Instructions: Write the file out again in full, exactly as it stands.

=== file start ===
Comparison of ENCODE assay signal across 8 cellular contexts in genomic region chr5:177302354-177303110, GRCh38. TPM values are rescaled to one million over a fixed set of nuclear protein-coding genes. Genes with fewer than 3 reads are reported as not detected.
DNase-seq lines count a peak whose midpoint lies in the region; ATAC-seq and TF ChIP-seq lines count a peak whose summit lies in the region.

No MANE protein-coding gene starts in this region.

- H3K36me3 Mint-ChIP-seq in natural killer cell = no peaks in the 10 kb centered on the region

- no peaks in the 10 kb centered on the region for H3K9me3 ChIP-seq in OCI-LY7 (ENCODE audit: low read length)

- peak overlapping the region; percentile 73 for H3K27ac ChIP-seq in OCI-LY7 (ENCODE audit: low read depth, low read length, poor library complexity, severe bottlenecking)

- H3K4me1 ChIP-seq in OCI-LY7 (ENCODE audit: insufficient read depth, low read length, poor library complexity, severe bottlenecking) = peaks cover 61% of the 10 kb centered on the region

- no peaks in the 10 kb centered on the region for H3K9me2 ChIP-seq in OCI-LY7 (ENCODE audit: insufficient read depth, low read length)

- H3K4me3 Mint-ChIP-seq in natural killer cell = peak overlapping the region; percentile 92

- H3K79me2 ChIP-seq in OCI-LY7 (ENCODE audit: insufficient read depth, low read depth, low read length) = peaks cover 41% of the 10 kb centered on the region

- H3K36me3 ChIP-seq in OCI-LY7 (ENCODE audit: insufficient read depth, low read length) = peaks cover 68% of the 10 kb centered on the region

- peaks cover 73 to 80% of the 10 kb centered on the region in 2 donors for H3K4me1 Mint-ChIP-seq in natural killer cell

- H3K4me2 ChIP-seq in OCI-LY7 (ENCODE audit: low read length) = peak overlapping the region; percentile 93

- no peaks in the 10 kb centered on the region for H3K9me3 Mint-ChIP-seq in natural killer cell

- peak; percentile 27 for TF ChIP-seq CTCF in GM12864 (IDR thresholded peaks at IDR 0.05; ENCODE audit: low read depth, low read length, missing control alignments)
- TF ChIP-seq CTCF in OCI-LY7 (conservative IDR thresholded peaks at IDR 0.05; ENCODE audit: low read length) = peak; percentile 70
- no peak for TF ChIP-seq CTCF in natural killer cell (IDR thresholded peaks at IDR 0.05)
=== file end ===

Comparison of ENCODE assay signal across 8 cellular contexts in genomic region chr5:177302354-177303110, GRCh38. TPM values are rescaled to one million over a fixed set of nuclear protein-coding genes. Genes with fewer than 3 reads are reported as not detected.
DNase-seq lines count a peak whose midpoint lies in the region; ATAC-seq and TF ChIP-seq lines count a peak whose summit lies in the region.

No MANE protein-coding gene starts in this region.

- H3K36me3 Mint-ChIP-seq in natural killer cell = no peaks in the 10 kb centered on the region

- no peaks in the 10 kb centered on the region for H3K9me3 ChIP-seq in OCI-LY7 (ENCODE audit: low read length)

- peak overlapping the region; percentile 73 for H3K27ac ChIP-seq in OCI-LY7 (ENCODE audit: low read depth, low read length, poor library complexity, severe bottlenecking)

- H3K4me1 ChIP-seq in OCI-LY7 (ENCODE audit: insufficient read depth, low read length, poor library complexity, severe bottlenecking) = peaks cover 61% of the 10 kb centered on the region

- no peaks in the 10 kb centered on the region for H3K9me2 ChIP-seq in OCI-LY7 (ENCODE audit: insufficient read depth, low read length)

- H3K4me3 Mint-ChIP-seq in natural killer cell = peak overlapping the region; percentile 92

- H3K79me2 ChIP-seq in OCI-LY7 (ENCODE audit: insufficient read depth, low read depth, low read length) = peaks cover 41% of the 10 kb centered on the region

- H3K36me3 ChIP-seq in OCI-LY7 (ENCODE audit: insufficient read depth, low read length) = peaks cover 68% of the 10 kb centered on the region

- peaks cover 73 to 80% of the 10 kb centered on the region in 2 donors for H3K4me1 Mint-ChIP-seq in natural killer cell

- H3K4me2 ChIP-seq in OCI-LY7 (ENCODE audit: low read length) = peak overlapping the region; percentile 93

- no peaks in the 10 kb centered on the region for H3K9me3 Mint-ChIP-seq in natural killer cell

- peak; percentile 27 for TF ChIP-seq CTCF in GM12864 (IDR thresholded peaks at IDR 0.05; ENCODE audit: low read depth, low read length, missing control alignments)
- TF ChIP-seq CTCF in OCI-LY7 (conservative IDR thresholded peaks at IDR 0.05; ENCODE audit: low read length) = peak; percentile 70
- no peak for TF ChIP-seq CTCF in natural killer cell (IDR thresholded peaks at IDR 0.05)